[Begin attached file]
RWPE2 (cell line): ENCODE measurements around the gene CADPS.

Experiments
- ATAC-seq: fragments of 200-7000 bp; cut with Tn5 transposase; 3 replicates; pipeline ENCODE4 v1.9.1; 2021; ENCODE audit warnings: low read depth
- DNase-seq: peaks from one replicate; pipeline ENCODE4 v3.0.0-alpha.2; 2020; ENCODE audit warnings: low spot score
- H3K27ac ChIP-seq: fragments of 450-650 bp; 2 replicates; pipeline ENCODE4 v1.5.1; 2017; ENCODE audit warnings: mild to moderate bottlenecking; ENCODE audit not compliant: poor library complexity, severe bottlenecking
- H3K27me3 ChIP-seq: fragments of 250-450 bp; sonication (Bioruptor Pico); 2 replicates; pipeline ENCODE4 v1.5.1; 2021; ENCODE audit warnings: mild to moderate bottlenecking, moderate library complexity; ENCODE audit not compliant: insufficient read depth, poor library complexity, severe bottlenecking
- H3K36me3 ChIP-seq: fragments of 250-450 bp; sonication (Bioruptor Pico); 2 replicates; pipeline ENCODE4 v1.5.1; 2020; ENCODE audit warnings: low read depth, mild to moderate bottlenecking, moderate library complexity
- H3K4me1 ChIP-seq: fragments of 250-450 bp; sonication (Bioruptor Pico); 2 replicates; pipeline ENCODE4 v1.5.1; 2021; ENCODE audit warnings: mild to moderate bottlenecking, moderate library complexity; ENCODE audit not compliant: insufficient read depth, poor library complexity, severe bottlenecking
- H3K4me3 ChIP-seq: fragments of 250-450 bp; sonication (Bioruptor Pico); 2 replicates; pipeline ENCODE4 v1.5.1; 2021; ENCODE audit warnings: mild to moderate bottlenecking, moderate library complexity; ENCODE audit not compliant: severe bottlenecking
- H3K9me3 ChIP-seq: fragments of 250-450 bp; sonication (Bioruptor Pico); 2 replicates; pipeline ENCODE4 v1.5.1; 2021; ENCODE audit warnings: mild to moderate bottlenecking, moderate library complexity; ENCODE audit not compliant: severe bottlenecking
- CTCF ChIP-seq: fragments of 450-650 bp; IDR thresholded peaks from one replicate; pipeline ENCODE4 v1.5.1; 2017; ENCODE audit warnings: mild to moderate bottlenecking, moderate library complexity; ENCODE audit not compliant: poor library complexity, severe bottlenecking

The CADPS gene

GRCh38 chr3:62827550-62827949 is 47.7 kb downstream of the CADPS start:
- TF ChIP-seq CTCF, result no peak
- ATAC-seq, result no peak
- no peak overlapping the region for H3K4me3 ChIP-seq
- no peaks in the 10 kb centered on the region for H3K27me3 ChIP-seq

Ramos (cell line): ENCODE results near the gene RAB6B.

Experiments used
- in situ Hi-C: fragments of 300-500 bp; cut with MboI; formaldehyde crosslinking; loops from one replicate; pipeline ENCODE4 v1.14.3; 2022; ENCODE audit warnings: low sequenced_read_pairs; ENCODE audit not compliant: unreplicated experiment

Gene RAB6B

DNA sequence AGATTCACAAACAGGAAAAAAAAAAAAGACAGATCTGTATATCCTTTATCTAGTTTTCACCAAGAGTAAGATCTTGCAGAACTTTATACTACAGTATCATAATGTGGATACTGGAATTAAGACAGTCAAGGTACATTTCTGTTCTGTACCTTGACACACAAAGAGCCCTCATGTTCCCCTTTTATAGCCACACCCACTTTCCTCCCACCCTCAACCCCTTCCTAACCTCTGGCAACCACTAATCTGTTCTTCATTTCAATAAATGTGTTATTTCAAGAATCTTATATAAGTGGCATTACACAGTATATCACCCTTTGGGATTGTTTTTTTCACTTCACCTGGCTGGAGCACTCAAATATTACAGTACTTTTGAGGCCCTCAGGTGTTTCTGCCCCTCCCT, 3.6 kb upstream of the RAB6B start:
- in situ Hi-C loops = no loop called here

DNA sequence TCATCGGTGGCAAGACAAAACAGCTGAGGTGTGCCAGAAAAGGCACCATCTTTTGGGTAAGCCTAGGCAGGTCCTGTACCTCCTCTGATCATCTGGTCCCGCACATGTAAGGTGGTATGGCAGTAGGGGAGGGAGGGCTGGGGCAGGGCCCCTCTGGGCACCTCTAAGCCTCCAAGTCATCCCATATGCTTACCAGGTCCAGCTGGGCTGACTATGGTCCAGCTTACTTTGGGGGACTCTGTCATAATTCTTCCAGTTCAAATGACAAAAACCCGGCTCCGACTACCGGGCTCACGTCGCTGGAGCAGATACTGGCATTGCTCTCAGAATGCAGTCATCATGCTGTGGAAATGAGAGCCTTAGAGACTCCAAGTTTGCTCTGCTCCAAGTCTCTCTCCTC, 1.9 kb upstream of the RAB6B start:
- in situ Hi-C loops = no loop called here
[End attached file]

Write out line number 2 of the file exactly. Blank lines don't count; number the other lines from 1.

Experiments